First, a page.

Solti and Perahia as soloists in Mozart’s Concerto for Two Pianos (Jim Steere photo)

The concert was covered widely in the press, in the Chicago Tribune (here, here, and here) and Sun-Times (here and here), as well as Time, Newsweek, the Post-Tribune, and the San Francisco Chronicle, among many others.

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For the Chicago Symphony Orchestra’s centennial season in 1990-91—also Sir Georg Solti’s final season as music director—fourteen works were commissioned, including Sir Michael Tippett‘s Byzantium.

The work was commissioned jointly by the CSO and Carnegie Hall (also celebrating its centennial that season), and was underwritten by Mr. and Mrs. A. Watson Armour III in memory of Mrs. Armour‘s sister Anne Wood Mitchell.

Solti conducted performances at Orchestra Hall on April 11 and 13, and again at Carnegie Hall on April 15 and 18, 1991. Soprano Faye Robinson was the soloist.

The composer contributed to the program note: “My own attraction to [Yeats’s poem], as a vehicle for composition, was twofold: firstly, the crystalline intensity of the poem itself offered a challenge in setting its verbal imagery to music; secondly, I identified completely with its emphasis on the notion of artifact, enshrining values that can be set against the impermanence of the everyday world and the complexities of the human beating heart.” The text for Byzantium can be found here.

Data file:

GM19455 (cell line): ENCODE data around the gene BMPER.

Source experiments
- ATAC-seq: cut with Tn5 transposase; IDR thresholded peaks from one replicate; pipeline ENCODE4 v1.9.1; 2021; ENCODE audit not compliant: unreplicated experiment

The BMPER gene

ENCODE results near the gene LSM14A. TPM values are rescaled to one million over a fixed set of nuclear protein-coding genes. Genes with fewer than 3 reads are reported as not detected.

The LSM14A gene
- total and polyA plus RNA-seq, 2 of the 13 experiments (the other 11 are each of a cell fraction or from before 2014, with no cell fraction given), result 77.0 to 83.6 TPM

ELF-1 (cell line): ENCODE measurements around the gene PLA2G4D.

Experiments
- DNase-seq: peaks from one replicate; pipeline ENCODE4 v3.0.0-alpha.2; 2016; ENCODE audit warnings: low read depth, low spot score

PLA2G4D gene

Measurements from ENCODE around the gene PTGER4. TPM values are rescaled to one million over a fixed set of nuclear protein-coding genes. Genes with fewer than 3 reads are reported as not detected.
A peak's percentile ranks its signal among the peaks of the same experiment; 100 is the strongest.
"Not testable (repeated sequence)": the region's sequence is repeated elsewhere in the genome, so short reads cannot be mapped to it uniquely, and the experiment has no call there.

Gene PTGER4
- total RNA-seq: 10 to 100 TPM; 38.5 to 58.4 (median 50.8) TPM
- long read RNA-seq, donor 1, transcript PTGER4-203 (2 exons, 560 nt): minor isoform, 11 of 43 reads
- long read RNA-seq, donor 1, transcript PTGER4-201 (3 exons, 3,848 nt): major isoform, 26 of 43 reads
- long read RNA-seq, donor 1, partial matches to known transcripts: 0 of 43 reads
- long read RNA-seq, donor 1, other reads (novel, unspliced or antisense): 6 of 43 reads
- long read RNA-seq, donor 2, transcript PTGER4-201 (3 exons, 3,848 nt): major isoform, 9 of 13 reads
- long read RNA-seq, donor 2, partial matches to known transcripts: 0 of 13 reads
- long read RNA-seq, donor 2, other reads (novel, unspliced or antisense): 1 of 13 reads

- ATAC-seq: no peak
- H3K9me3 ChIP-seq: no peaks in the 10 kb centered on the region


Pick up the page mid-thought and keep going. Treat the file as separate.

Solti, Sir Michael Tippett, and Faye Robinson receive applause following the April 15, 1991, performance in Carnegie Hall

The work was recorded live during the Carnegie Hall performances for London Records. Michael Haas was the producer, John Pellowe was the engineer, and Sally Drew was the tape editor.

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Sir Georg Solti led the Chicago Symphony Orchestra in the world premiere of Sir Michael Tippett‘s Fourth Symphony on October 6, 1977. A longtime friend of Sir Georg, the composer was in Chicago for the rehearsals and performances.

Tippett conceived the symphony in a single movement, and the instrumentation was one of the largest he had used to date. From Arrand Parsons‘s program note: